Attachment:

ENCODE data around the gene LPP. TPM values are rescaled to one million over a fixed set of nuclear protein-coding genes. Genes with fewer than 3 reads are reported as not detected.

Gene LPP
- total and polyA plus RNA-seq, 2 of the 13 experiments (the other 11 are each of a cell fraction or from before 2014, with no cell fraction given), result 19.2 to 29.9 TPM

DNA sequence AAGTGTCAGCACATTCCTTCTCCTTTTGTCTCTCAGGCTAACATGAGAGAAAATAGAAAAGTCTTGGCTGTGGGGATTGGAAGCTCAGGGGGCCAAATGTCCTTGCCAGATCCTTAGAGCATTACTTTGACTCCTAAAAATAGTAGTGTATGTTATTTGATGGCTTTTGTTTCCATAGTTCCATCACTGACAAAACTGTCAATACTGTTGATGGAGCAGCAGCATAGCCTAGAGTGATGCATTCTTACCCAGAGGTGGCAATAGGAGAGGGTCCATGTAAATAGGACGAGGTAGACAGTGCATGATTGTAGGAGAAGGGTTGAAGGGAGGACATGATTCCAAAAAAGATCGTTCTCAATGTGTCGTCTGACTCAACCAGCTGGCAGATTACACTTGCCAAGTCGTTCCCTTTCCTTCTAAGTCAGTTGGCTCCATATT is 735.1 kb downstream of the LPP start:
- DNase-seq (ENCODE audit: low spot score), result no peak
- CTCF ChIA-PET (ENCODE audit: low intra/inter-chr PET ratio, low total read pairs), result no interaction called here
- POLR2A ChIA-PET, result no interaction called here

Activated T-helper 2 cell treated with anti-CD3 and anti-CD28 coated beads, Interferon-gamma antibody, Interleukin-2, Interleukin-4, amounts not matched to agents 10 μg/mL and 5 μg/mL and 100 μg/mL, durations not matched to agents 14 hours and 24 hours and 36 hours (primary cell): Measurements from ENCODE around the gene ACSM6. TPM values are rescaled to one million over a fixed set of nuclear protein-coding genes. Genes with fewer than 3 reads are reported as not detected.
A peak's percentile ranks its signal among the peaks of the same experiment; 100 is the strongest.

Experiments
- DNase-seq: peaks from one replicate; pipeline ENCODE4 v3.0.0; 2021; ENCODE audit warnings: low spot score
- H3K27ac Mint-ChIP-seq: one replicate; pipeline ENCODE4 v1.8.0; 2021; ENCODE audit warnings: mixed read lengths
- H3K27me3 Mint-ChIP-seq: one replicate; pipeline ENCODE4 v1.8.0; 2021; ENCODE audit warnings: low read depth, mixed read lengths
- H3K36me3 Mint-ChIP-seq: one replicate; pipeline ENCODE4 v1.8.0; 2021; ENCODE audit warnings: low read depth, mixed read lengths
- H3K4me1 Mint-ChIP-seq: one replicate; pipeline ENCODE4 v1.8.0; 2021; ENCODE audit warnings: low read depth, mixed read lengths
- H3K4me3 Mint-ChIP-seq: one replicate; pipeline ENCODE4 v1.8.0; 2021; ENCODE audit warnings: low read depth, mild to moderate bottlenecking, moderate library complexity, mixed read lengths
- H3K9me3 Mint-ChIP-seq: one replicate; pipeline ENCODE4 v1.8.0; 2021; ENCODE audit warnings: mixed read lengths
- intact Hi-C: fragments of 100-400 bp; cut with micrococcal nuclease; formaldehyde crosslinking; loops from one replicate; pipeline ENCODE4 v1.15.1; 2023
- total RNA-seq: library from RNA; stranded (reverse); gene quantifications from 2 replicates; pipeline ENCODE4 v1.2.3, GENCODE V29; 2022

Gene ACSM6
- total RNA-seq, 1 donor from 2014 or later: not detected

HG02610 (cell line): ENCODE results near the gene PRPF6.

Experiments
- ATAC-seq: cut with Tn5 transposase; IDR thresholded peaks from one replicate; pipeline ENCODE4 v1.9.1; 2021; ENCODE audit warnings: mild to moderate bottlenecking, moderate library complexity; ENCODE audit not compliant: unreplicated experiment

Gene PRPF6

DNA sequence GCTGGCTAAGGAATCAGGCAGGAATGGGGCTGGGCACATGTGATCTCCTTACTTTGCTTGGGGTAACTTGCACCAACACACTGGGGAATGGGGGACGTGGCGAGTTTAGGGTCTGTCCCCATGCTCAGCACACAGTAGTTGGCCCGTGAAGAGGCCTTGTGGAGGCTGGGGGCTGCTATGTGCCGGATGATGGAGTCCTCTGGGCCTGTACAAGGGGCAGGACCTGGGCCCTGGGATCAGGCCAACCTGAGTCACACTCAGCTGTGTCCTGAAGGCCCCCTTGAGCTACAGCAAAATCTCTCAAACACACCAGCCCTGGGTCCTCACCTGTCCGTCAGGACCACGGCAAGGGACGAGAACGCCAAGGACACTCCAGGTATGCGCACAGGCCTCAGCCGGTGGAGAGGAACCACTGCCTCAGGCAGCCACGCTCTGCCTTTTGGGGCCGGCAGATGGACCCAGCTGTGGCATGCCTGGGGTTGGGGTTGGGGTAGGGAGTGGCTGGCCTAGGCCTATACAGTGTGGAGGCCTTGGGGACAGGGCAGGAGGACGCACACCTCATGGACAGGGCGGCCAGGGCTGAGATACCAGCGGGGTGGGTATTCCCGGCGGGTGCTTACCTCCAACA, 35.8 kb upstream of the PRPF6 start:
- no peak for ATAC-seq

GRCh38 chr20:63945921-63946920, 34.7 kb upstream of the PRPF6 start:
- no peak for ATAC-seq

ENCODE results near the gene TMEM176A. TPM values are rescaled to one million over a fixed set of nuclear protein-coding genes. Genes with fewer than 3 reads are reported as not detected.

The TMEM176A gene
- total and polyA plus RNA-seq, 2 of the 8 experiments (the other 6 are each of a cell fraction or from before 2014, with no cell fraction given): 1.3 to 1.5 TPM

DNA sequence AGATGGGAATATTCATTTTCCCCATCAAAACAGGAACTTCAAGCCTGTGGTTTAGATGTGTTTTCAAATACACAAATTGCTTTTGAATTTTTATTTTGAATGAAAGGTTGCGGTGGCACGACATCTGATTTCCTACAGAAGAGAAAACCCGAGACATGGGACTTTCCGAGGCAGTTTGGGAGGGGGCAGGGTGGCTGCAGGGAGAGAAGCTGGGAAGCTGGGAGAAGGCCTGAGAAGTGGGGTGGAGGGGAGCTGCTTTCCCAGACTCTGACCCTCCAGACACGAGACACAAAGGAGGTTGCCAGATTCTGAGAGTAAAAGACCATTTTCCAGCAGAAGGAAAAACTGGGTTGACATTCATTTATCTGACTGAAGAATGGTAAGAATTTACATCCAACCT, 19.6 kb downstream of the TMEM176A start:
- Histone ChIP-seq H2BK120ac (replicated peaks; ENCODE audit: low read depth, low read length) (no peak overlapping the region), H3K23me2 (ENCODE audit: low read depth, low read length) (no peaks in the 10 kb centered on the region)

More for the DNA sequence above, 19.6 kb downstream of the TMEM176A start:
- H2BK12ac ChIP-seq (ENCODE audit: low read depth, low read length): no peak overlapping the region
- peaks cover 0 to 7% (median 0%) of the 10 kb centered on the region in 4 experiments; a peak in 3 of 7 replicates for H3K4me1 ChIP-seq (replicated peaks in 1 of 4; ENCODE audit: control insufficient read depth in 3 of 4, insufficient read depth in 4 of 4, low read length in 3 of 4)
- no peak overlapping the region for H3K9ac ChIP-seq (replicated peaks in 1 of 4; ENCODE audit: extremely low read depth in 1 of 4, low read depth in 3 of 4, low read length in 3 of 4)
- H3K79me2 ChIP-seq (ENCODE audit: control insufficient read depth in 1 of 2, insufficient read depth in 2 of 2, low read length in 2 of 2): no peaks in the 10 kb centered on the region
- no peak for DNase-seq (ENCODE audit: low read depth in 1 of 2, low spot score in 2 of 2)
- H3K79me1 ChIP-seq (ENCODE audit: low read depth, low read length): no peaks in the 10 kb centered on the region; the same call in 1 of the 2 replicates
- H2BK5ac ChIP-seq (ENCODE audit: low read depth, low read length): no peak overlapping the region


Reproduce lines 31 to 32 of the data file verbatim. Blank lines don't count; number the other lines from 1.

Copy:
The TMEM176A gene
- total and polyA plus RNA-seq, 2 of the 8 experiments (the other 6 are each of a cell fraction or from before 2014, with no cell fraction given): 1.3 to 1.5 TPM